E.ON UK wants to replace two existing coal-fired units at a power station in Kent with two cleaner units. This one billion pounds investment would be the first new coal-fired power station capacity to be built in the UK for 24 years. Unsurprisingly, there is a bit of hoo-hah about whether the Government should give this development the thumbs up. I'm in two minds about this. Its one of these 'energy' issues where these seems to be an argument for both sides. (Unfortunately I can't find the story in the Telegraph Online to provide the link. Its in today's edition)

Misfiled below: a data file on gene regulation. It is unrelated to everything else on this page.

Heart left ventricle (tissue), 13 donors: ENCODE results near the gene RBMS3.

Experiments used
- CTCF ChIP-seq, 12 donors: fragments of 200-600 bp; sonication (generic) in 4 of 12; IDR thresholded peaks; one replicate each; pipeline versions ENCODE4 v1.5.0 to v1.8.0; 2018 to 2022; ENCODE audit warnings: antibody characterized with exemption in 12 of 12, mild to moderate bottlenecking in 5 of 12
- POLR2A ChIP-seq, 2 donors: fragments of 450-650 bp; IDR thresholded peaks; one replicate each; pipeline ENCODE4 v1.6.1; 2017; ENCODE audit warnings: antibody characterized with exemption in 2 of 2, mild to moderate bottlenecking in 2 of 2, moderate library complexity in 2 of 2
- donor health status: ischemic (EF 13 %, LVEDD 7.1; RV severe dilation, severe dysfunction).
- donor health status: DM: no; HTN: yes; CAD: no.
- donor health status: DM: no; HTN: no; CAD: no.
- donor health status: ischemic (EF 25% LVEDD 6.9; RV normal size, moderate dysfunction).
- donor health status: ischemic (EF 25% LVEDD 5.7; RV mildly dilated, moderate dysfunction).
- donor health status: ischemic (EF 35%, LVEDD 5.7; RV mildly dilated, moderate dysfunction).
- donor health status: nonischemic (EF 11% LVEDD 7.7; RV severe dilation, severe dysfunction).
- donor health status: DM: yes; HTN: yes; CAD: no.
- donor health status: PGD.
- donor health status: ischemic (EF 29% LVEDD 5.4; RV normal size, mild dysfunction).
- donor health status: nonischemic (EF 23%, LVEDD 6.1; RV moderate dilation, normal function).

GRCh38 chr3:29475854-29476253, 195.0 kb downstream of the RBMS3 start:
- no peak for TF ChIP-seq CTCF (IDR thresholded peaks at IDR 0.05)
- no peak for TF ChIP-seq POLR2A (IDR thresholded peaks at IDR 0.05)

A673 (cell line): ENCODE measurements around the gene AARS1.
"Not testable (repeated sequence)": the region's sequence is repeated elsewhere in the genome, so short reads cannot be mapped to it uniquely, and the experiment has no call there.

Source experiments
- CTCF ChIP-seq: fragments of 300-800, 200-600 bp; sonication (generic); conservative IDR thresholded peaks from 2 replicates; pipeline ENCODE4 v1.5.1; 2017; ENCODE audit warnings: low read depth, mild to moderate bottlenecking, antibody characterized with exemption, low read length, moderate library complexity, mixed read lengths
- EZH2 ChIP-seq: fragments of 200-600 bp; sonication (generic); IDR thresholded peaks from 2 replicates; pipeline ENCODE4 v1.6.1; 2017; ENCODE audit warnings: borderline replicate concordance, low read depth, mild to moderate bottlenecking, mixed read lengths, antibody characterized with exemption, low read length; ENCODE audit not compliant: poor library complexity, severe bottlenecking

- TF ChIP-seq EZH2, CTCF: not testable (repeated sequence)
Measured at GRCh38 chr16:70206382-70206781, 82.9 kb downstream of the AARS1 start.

The case for is that the new units would be far more efficient than conventional coal-fired power stations, and would reduce the number of new nuclear power stations that will be built and reduce the number of landscapes that will be destroyed by wind turbines. The case against is that it would still be a significant polluter which would undermine the UK Government's commitment to reduce Carbon Dioxide emissions, notwithstanding its greater efficiency
The debate about the shape of the UK's future energy supply network is going to be a dominating political issue throughout 2008, driven principally by the Government's imminent decision to give the green light to new nuclear power generating capacity. Hopefully, in a year's time, we will have enough information to make a judgement about whether environmentalists should support or oppose E.ON UK's proposal.